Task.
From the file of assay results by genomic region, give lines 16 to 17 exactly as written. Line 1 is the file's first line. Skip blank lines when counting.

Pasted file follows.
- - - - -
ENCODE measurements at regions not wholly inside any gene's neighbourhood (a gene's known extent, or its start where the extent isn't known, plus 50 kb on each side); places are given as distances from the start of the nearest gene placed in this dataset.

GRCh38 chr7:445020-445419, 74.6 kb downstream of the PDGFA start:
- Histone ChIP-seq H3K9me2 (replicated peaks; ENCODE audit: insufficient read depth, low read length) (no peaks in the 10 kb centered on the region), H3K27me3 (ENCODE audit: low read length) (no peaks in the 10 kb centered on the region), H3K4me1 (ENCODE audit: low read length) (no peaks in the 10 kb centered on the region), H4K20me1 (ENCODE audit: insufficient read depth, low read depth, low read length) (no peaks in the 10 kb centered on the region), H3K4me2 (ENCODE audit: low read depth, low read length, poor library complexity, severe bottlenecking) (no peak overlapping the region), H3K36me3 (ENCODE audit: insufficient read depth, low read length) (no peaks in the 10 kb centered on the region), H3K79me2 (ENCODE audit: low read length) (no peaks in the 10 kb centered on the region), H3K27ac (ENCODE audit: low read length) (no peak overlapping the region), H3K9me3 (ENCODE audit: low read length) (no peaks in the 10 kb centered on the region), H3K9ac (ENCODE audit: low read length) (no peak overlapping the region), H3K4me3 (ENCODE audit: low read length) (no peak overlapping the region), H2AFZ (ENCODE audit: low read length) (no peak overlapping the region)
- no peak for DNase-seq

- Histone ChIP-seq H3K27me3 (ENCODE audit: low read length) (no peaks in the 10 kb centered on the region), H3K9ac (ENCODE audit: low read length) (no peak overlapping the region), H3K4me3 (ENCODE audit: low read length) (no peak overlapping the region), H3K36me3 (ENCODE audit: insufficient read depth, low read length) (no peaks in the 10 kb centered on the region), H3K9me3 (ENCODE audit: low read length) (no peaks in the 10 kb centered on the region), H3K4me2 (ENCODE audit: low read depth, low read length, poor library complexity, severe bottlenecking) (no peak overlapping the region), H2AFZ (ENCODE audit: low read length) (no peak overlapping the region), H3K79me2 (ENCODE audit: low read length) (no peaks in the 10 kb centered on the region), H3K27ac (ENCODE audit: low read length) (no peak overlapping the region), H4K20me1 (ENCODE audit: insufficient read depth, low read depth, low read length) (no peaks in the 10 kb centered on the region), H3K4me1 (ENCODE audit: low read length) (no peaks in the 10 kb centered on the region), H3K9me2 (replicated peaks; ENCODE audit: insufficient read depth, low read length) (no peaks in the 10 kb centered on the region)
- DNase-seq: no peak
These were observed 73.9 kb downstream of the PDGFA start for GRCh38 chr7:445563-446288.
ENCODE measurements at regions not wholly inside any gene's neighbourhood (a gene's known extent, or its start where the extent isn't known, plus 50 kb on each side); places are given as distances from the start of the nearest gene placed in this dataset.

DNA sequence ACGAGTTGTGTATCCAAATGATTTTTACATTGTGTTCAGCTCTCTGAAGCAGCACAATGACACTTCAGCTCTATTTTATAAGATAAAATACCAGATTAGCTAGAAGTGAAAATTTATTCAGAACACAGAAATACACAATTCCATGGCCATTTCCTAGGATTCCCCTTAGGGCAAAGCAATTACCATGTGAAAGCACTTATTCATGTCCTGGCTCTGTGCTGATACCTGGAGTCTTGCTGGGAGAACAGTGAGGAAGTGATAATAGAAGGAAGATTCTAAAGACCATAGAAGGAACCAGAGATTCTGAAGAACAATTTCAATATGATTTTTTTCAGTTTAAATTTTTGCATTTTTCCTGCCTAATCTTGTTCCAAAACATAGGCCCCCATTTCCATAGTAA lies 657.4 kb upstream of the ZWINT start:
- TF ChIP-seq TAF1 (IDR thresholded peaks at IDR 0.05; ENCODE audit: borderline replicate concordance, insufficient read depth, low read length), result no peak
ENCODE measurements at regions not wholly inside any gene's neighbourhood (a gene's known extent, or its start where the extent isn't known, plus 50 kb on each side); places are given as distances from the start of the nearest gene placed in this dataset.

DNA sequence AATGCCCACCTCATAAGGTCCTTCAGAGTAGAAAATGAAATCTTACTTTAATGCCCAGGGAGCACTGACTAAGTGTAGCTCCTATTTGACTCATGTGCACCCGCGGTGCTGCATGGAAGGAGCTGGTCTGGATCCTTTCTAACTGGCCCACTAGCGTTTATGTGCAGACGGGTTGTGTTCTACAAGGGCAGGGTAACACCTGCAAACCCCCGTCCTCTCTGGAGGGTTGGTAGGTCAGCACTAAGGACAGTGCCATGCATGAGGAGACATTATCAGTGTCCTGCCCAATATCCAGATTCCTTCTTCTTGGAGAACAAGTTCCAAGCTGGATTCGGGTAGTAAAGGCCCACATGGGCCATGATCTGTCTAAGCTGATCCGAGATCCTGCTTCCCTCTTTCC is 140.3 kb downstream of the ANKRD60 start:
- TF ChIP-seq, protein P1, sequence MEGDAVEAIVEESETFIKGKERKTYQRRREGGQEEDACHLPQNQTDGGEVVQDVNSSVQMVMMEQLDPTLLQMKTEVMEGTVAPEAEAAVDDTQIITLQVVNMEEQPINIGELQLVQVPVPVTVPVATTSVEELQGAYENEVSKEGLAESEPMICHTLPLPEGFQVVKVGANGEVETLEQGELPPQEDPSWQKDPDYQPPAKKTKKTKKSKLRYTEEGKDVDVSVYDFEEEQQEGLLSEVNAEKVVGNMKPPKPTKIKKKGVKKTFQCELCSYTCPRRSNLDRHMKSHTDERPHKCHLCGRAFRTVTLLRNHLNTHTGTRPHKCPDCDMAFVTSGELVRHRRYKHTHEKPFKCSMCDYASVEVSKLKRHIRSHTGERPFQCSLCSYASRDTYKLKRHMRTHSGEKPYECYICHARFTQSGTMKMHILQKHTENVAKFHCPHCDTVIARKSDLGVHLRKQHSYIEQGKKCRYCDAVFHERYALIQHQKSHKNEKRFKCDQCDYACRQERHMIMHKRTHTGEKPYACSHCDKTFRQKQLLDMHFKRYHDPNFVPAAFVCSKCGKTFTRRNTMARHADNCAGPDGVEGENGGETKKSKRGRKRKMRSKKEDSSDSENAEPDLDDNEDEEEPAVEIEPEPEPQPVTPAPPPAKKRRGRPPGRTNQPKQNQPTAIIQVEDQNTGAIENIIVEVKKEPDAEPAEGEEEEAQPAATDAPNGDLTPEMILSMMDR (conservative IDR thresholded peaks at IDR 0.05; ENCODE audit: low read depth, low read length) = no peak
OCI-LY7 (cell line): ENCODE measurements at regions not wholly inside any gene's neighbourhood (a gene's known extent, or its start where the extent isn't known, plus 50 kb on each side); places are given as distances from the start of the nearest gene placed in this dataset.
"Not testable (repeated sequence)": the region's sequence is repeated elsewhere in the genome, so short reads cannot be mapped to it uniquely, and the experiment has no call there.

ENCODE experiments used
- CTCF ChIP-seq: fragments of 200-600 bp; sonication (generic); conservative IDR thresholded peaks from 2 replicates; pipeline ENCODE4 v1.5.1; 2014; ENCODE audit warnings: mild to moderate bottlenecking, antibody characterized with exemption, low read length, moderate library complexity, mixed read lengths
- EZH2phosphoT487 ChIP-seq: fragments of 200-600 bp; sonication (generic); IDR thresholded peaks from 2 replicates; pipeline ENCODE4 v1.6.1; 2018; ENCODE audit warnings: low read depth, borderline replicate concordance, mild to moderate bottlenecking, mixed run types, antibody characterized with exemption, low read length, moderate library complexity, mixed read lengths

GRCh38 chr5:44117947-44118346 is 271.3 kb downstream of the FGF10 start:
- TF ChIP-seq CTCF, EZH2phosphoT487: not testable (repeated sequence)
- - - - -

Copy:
ENCODE experiments used
- CTCF ChIP-seq: fragments of 200-600 bp; sonication (generic); conservative IDR thresholded peaks from 2 replicates; pipeline ENCODE4 v1.5.1; 2014; ENCODE audit warnings: mild to moderate bottlenecking, antibody characterized with exemption, low read length, moderate library complexity, mixed read lengths